Brotherhood figures among 296 names added to Egypt terror list

Riot police take their positions with their armoured personnel vehicles during clashes with supporters of Muslim Brotherhood and ousted Egyptian President Mohamed Mursi in the Cairo suburb of Matariya, in this November 28, 2014 file photo. (Reuters)
Updated 01 September 2017
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Brotherhood figures among 296 names added to Egypt terror list

CAIRO: An Egyptian court on Wednesday published the names of 296 people who have been added to the country’s terror list, including some with links to the outlawed Muslim Brotherhood.
The verdict, issued by Cairo’s criminal court on July 24, ruled that the 296 people be added to the national terrorist list for three years.
It said some of the defendants were found guilty of leading the Brotherhood, being members, funding the group, or harming the national economy and public security.
As per Egyptian law, those on the list are barred from leaving the country, their assets have been frozen and their passports canceled.
The list of names includes several Brotherhood leaders living outside the country. Among them are Mahmoud Ezzat, the group’s deputy supreme guide who fled Egypt in 2013, and Secretary-General Ibrahim Mounir, who lives in in London.
Both were found guilty of planning terror attacks in Egypt while abroad. Figures designated on the list and living abroad could be arrested upon their return.
In December 2013, the government listed the Brotherhood as a terrorist group, accusing it of involvement in a series of deadly attacks against the state.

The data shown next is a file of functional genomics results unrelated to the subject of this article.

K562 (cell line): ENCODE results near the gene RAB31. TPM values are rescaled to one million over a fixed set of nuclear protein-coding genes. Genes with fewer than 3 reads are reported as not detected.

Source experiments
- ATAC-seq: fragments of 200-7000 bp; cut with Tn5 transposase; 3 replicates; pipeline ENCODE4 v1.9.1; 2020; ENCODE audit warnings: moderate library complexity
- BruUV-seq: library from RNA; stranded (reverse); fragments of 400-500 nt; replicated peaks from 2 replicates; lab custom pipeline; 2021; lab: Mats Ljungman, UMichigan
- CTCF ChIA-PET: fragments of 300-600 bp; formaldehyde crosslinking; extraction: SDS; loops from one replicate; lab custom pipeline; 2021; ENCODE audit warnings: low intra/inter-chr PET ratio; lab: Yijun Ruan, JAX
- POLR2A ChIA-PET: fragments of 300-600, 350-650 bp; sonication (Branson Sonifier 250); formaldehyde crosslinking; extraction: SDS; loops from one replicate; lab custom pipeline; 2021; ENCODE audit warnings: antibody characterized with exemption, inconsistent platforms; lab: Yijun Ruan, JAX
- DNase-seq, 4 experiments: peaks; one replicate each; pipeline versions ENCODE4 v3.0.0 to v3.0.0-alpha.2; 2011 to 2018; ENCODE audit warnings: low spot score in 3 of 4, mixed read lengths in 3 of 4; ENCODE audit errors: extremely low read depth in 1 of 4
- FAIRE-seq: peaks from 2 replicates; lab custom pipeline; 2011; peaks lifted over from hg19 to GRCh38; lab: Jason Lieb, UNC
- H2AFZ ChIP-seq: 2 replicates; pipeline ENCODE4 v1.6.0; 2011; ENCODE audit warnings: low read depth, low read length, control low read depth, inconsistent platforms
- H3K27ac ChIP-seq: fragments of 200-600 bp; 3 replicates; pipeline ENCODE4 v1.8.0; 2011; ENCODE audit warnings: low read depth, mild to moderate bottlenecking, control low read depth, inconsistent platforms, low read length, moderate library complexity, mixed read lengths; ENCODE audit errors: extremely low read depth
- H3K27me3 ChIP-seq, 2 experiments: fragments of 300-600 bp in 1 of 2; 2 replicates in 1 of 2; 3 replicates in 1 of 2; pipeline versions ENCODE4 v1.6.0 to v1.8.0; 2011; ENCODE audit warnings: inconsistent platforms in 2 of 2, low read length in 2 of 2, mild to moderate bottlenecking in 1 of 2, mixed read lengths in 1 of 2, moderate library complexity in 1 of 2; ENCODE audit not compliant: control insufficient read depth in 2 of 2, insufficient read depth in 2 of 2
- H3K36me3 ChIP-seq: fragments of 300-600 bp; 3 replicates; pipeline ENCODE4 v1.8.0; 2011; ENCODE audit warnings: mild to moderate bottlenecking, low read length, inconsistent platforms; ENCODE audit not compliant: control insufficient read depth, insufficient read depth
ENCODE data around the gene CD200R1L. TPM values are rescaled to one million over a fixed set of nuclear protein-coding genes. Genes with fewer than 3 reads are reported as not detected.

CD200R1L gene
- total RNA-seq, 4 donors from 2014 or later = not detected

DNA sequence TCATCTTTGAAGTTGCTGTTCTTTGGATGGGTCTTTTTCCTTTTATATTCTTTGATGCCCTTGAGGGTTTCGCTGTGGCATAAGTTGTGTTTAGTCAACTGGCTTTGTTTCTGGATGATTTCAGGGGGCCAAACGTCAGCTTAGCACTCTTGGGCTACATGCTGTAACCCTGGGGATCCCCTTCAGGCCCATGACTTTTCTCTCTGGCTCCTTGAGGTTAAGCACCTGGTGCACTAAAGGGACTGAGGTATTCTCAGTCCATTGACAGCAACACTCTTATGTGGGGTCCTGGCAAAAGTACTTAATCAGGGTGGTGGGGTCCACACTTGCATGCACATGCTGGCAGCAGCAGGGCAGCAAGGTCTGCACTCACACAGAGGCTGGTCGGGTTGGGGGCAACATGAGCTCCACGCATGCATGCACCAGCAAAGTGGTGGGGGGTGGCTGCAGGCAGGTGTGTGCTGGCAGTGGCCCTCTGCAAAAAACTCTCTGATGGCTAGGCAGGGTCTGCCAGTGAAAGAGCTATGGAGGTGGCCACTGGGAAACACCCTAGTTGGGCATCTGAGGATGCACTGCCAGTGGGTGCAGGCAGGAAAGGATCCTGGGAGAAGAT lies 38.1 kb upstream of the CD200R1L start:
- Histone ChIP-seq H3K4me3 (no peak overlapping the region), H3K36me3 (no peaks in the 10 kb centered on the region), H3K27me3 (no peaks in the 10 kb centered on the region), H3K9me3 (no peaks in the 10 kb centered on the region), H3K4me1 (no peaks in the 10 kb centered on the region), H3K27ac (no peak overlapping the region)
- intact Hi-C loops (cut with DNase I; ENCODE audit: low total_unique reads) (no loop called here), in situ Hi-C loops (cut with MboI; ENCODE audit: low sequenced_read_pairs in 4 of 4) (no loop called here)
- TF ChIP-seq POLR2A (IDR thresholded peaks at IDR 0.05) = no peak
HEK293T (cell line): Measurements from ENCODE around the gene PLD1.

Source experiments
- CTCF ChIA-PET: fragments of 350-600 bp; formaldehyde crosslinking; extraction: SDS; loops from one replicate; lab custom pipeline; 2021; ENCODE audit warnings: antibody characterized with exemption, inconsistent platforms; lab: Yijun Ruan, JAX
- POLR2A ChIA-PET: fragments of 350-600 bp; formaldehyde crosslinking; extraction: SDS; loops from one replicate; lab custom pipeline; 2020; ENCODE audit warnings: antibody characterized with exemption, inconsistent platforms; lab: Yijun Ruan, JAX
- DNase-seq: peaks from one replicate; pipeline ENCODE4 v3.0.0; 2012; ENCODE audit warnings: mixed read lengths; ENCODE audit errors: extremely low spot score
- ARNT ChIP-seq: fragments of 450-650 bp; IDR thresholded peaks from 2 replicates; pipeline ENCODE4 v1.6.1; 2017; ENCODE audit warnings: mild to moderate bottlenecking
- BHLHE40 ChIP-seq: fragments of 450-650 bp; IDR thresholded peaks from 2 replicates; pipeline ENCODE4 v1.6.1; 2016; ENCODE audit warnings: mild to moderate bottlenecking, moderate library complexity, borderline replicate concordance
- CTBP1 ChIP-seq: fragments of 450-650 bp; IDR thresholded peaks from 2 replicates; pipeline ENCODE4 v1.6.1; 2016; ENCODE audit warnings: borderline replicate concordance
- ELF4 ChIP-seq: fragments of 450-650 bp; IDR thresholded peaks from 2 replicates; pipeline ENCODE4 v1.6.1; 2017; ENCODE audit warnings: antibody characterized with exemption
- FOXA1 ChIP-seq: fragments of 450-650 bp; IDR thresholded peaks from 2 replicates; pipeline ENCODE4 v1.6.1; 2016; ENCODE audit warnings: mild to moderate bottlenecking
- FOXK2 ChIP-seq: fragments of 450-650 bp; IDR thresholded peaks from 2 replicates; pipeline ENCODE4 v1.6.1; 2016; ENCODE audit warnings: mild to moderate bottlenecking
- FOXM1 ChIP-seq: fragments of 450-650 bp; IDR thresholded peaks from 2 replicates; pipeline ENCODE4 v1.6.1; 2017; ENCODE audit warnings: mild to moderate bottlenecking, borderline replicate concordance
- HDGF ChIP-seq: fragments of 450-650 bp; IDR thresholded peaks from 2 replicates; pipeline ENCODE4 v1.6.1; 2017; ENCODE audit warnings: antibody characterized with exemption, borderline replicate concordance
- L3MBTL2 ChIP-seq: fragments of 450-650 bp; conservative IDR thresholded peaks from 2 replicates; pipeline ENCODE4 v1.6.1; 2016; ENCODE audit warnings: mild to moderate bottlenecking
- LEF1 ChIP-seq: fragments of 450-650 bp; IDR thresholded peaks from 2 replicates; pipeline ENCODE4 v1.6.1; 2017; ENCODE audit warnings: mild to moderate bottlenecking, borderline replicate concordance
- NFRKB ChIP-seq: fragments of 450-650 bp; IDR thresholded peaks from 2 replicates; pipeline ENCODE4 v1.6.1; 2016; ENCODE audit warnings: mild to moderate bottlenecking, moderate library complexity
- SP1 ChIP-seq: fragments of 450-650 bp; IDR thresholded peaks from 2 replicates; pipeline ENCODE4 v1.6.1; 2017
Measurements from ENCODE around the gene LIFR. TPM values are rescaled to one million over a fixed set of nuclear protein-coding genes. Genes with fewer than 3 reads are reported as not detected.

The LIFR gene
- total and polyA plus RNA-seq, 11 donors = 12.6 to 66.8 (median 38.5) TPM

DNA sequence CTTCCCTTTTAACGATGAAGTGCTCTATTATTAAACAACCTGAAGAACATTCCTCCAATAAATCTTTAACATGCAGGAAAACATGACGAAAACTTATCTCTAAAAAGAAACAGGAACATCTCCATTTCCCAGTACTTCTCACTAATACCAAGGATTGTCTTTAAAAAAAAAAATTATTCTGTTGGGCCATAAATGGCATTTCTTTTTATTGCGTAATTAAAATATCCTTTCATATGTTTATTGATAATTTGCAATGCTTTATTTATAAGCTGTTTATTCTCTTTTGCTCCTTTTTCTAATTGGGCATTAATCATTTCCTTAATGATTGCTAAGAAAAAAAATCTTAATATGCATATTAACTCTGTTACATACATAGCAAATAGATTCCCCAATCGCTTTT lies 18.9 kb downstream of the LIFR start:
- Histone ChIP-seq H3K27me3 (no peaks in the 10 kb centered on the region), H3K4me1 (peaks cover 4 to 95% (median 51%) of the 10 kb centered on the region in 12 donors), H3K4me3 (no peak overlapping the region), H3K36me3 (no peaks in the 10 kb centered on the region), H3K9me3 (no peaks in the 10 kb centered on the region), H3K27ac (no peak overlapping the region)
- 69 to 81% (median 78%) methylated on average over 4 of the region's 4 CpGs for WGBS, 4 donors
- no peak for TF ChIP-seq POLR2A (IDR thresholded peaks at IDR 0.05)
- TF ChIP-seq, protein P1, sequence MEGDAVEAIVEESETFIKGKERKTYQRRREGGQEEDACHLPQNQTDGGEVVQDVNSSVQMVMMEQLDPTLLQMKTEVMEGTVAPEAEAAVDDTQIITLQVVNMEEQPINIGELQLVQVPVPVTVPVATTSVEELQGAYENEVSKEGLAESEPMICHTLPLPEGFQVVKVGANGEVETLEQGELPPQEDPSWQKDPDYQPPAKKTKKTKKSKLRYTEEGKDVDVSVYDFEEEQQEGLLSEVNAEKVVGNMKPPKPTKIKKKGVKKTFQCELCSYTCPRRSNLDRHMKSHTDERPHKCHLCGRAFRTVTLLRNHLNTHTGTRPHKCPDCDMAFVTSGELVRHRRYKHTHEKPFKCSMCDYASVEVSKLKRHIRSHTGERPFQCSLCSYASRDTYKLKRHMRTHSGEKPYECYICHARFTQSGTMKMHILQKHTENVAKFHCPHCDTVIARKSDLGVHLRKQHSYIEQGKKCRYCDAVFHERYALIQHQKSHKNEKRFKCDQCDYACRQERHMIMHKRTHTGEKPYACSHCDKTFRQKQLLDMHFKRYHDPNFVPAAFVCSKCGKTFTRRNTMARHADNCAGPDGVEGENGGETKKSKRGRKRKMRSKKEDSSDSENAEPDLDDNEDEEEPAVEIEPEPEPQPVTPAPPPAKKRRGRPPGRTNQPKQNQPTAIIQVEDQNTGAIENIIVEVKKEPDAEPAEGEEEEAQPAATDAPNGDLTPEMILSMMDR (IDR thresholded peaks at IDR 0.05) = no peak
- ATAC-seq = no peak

“Every country that wages a war on terrorism has to undergo three main steps to paralyze a group: Leadership decapitation, cutting sources of financing, and hampering recruitment by labeling it a terrorist organization,” said Said Sadek, a Cairo-based political sociology professor.
Paul J. Sulliven, adjunct professor of security studies at Georgetown University, said: “Terrorists need to be contained by squeezing terror groups of their financing and other means of recruiting and retaining people.
“But containment isn’t enough. With the right education, economic and religious programs and efforts, Egypt could help rid itself of violent extremism and groups that may want to harm it.”


Algeria deports nearly 400 migrants back to Niger

Updated 15 July 2018
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Algeria deports nearly 400 migrants back to Niger

  • The IOM and EU are intensifying efforts to return African migrants home
  • 391 migrants from 16 west and central African countries had arrived in Assamaka

NIAMEY: Algeria has deported nearly 400 African migrants trying to reach Europe, sending them back over the Sahara desert into neighboring Niger, the UN migration agency (IOM) and Niger said on Sunday.
The IOM and European Union are intensifying efforts to return African migrants home, after thousands have died making the dangerous crossing to Europe across the Mediterranean in overcrowded boats. Many get stuck before ever reaching Africa’s northern coast, either in Libya, where they suffer slavery and abuse at the hands of militias, or Algeria.
IOM operations officer Livia Manente told Reuters in an email that the group of 391 migrants from 16 west and central African countries had arrived in the Nigerien town of Assamaka on Friday on about 20-30 vehicles, after being stopped while heading to work in various Algerian cities.
“They claim their phones were confiscated and that conditions were poor — not much food and water, crowded rooms),” she said. “They were transported in trucks after the locality of In Guezzam and then obliged to walk across the border ... including families with pregnant women and children.”
Aboubacar Ajouel, the mayor of Agadez, the last destination for the migrants, confirmed that they had arrived.
Algeria declined to confirm this particular deportation, but said that 20,000 migrants had been prevented from reaching Europe by Algerian authorities since January, thanks to security measures put in place at its borders with Mali and Niger.
“We have no choice but to prevent them,” Hassen Kacimi, director of Algeria’s interior ministry in charge of migration, told Reuters by telephone.